Stefan Altenburger, Camilla Berner, Josh Muller, Peter Welz, Edwin Zwakman
28 October – 1 December, 1999


The Spencer Brownstone Gallery is pleased to announce a group exhibition entitled Absence. This exhibition will include works by European artists Stefan Altenburger (Switzerland), Camilla Berner (Denmark), Josh Muller (Germany), Peter Welz (Germany) and Edwin Zwakman (Netherlands).
We define absence as a lack, a nonexistence. Whenever we speak about an absence, it is usually in reference to someone, or something whose presence as been removed from us. The lack of or removal of this presence, often sets up a secondary visceral response, the longing for that which never was or is no longer there. To miss someone is to discover or feel their absence. Absence makes the heart grow fonder…
Of course the flipside to this is that in attempting to fill the void of an absence, imagination becomes a partner in creating a presence that suits a personal requirement. In the end, the quality of absence itself allows for the definition of presence. Read between the lines…
The works in this exhibition are inspired by things that are missing, or appear to be gone. There is a dialogue set up by the artists that accentuates the desire for a whole story, but allows the viewer to articulate it. It is the viewer's inference upon what he sees that completes the picture.
In The Walk, Stefan Altenburger's video plays on conditioned responses. Taken from a popular video game, Altenburger's protagonist wanders through the woods, snow falling around him. The anticipation is that a violent encounter may occur at any time, but it never does. What one recognizes as a familiar set up for a competitive (albeit playful) challenge is changed into a hypnotic, meditative and introspective excursion.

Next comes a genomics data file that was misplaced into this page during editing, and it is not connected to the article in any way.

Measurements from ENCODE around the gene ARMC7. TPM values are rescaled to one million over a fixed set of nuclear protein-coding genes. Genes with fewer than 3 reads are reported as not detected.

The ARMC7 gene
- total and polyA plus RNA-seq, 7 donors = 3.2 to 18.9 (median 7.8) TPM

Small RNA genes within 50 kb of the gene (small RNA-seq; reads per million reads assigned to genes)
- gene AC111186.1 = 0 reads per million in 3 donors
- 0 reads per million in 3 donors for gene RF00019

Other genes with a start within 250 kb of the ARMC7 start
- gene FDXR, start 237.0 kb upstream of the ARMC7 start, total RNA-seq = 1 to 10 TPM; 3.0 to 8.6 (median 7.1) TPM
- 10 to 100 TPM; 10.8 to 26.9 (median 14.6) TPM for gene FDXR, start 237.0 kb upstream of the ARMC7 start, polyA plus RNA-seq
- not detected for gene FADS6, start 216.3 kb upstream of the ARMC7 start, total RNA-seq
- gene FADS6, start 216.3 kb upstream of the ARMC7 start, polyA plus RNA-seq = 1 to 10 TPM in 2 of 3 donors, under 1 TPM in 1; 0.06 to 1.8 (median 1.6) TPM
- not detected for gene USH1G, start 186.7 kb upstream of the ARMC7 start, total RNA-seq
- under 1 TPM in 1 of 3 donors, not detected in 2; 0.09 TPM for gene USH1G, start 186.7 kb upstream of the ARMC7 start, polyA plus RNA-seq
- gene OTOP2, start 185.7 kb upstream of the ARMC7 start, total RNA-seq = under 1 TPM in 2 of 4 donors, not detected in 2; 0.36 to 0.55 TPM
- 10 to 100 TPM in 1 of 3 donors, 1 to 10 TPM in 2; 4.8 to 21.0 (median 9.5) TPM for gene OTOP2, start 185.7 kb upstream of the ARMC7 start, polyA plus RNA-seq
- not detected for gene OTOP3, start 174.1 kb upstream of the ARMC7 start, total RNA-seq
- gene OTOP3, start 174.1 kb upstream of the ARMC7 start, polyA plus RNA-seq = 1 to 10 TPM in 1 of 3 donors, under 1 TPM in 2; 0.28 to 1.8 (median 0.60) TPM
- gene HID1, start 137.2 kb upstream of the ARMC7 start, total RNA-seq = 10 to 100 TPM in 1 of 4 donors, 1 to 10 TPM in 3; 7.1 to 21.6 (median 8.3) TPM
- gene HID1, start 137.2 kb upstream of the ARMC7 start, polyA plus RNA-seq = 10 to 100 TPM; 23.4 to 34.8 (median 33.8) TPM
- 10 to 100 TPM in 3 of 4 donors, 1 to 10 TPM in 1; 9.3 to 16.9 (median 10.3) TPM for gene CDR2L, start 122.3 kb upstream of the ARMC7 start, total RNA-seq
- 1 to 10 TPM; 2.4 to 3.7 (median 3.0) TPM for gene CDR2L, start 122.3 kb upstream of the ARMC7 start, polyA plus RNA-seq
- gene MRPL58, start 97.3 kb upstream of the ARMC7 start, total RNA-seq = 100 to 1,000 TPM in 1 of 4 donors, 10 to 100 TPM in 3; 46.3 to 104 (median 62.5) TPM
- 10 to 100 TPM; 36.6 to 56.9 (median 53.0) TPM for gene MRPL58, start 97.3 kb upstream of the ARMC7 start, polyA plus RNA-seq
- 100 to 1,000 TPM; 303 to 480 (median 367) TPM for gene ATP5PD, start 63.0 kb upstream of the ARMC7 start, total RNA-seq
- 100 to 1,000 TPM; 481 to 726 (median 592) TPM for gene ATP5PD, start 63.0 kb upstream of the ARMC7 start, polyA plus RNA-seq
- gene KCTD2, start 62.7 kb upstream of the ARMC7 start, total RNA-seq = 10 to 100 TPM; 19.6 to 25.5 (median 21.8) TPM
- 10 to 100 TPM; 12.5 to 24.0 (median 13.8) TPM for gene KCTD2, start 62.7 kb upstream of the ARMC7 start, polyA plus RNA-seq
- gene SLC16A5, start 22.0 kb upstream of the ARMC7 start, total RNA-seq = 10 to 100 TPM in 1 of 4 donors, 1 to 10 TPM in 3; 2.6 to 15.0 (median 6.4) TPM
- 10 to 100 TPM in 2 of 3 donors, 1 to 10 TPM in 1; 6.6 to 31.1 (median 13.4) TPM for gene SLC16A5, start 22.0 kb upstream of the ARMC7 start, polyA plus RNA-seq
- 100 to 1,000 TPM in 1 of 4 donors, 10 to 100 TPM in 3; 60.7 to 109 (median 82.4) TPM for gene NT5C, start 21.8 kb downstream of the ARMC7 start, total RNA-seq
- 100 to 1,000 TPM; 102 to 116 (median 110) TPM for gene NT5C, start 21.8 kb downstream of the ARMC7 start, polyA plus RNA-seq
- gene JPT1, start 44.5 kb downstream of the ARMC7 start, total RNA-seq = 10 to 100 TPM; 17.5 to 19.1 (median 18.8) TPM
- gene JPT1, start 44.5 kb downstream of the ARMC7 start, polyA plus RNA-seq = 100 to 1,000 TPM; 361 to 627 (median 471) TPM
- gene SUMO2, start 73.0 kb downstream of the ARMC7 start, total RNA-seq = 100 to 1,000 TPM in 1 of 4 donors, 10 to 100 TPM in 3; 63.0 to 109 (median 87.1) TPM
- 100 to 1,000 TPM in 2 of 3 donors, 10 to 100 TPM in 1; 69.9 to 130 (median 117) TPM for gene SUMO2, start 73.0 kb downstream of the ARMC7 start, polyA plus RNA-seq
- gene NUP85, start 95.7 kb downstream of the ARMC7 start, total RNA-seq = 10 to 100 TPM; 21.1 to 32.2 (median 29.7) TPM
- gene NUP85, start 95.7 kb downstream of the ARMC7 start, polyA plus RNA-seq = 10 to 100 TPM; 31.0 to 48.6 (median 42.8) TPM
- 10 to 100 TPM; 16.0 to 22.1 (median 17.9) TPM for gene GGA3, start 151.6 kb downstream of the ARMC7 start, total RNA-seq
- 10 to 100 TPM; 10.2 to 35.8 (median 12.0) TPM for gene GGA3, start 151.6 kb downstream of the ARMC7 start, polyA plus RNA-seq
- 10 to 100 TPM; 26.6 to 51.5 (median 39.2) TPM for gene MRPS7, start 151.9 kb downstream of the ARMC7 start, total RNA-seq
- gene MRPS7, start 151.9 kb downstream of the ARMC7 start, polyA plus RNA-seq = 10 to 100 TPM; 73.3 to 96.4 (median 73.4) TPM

Camilla Berner begins with pictures from tourist postcards and advertisements that are very familiar and then removes the focal point. Only an outline remains of the main subject. The wall insulates itself into the picture, instigating a tug between the ethereality of memory and the solidity of the here and now.
In Josh Muller's photographs, figures are seen walking into or out of a body of water. Shown in various stages of entry, much of their anatomy may be submerged or missing. Constructed from found material taken from advertisements, travel catalogues, etc., Muller creates models and then photographs them, returning the subject to its original state, yet displacing them from their original context.
Peter Welz's video begins with a repeated action. Shot vertically, a person bangs their head against a wall of a very narrow vestibule. The person is contained within the space, and the recurring movement, seemingly a reaction to it. The image however, is viewed horizontally, completely shifting the tome of the piece. Once the body is flipped, it appears weightless, bobbing rhythmically against gravity.
Edwin Zwakman will exhibit new photographs inspired by the urban Dutch landscape. Constructing moquettes that are later recorded with the camera, Zwakman continuously experiments with how much the viewer will recognize with the least amount of information. He purposefully chooses not to add a lot of detail to his constructions and alters scale to enhance effect. As a result, even when the strangeness of the moquettes insinuates the photograph, our personal inferences cause a reconstruction of them. Slowly, the process of interpretation that suits our experience becomes apparent.

Artist Bio

Participating artists include:
Stefan Altenburger, Camilla Berner, Josh Muller, Peter Welz, Edwin Zwakman